Feature Article - October 2011
Find a printable version here

Maintenance Series: Aquatics

What's in the Water?
Prevent Problems With Proper Pool Maintenance

By Dawn Klingensmith

The Right Staff

Another common maintenance issue besides chemicals and filtration is lack of properly trained staff. It is recommended that a pool manager or operator be certified through a commercial pool operator certification program. However, the Centers for Disease Control analyzed common violations of local codes at aquatics facilities and found that 25 percent of the pools in jurisdictions requiring operators to be trained and certified did not have a trained individual on staff, Lachocki said.

Training is available through a wide variety of venues. The class offered by Sherwood's company, for example, Pool Operation Management, teaches state and federal regulations for pool operation standards such as water testing frequency and acceptable chlorine levels. Also taught are liability and risk management; filtration systems and recirculation; pool chemistry and calculations; water sanitizing and testing; maintenance and troubleshooting; energy conservation; and management and personnel.

Operating a pool safely is not rocket science, "but it does involve some knowledge of chemistry, engineering, microbiology, risk management and math," Lachocki said.

With states and municipalities facing prolonged budget constraints, pool facilities sometimes shortsightedly attempt to "cheat on the level of staffing," Satterly said. For example, if an aquatics director moves on or is let go, the pool manager might be entrusted to "take over," Satterly said, though the manager lacks all the necessary training. While this might save money up front, costly problems can arise when an untrained individual tries to learn on the job.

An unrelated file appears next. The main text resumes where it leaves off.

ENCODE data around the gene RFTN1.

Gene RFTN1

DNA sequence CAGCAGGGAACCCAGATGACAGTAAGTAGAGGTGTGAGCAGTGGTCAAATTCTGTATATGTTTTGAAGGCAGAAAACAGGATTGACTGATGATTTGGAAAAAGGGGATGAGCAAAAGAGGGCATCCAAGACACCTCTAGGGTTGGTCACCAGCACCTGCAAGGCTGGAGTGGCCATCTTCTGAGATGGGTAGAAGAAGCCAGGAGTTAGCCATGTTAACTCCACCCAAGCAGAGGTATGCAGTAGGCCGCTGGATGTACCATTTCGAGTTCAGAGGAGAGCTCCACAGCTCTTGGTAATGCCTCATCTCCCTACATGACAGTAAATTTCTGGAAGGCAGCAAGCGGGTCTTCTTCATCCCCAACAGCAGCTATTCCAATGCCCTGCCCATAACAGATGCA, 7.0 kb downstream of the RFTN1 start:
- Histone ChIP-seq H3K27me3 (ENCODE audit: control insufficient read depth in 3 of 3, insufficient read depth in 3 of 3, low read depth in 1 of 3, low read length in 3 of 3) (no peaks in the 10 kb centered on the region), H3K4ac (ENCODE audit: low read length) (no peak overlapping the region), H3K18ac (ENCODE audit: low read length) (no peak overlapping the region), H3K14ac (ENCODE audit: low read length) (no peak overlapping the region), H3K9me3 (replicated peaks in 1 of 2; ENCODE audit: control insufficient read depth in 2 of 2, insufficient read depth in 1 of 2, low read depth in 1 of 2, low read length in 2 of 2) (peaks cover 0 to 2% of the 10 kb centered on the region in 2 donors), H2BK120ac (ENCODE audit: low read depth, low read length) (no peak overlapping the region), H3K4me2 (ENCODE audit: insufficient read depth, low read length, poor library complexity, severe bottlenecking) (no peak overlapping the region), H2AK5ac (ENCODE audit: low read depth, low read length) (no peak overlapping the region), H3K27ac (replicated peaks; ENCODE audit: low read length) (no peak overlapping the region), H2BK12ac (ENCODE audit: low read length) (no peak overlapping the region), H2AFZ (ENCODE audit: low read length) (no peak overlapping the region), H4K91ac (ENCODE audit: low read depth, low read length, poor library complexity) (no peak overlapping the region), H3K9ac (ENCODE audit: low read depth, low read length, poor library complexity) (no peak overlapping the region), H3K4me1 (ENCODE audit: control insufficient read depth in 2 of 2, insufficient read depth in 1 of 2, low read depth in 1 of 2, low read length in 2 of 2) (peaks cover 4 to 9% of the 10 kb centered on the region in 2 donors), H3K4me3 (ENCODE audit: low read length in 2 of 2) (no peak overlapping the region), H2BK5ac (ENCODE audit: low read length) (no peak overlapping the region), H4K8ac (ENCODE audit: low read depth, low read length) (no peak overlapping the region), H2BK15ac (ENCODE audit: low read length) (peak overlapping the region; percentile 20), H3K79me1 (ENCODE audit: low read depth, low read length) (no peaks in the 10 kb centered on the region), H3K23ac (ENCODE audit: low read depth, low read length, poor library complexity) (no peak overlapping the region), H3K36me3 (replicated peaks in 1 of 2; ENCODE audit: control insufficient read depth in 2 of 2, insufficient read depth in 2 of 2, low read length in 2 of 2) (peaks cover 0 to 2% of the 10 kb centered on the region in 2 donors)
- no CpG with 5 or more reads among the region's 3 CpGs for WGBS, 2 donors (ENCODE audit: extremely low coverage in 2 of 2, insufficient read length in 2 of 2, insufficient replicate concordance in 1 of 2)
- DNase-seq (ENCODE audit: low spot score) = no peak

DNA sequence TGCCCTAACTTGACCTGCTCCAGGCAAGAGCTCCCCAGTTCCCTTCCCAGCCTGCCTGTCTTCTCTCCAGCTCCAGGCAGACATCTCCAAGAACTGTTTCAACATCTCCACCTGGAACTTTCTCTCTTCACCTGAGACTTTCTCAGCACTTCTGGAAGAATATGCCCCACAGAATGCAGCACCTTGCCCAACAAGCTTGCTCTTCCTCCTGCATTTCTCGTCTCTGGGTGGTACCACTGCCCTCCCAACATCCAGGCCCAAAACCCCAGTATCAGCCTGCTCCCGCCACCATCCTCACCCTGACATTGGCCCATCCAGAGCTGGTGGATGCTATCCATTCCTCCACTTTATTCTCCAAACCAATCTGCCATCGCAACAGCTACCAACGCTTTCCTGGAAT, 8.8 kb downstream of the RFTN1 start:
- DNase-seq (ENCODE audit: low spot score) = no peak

State officials in South Dakota made news this past summer after cuts in the state budget eliminated the government's ability to monitor municipal water safety, leaving oversight up to city officials who could decide whether or not to test pool water.

Tellingly, in 2011, no pools were shut down due to health concerns related to water quality. In contrast, health officials in 2010 temporarily closed 20 city swimming pools, citing serious health concerns. This suggests that city officials may not be upholding the same standards.

A representative from the Water Quality and Health Council, based in Colorado, told the Rapid City Journal in September that officials who cut the program are being shortsighted because water-borne illnesses will ultimately cost South Dakota more than the $29,469 the state is reportedly saving by ending the monitoring.

State regulators say the decision was made based on the trust that each city pool will follow recommendations to continue testing water every week, though it's not a requirement.

As for Rapid City, state records show its four city-run pools have a fairly clean record, failing just six of 780 weekly water tests over the past five years. City officials told the Rapid City Journal that the clean record "has a lot to do with the city's pool operators (being) certified through a national program" along with hourly spot checks.

Empowered Consumers

As both an informed industry insider and a protective dad, Lachocki takes along pool water test strips whenever he and his family visit an aquatics facility for a day of swimming. "That way I can tell if there's inadequate chlorine and if the pH is in the right range, much to the embarrassment of my teenage kids."

If the water doesn't pass, he rounds up his family and leaves.

"Who has the most to gain or lose from a pool being properly operated? The person getting into the pool," said Lachocki, adding that the test strips only cost about $10. "Empowering the consumer to do a quick test is the best way to hold facilities accountable."

Clearly, not every consumer cares whether pool water is clear. And many don't realize that even crystal clear water can harbor harmful bacteria, so it's not likely that a significant number of swimmers will come armed with higher expectations and test strips anytime soon.

But for the good of all, perhaps pool operators should imagine that every patron will literally "test the waters" and maintain their pools accordingly.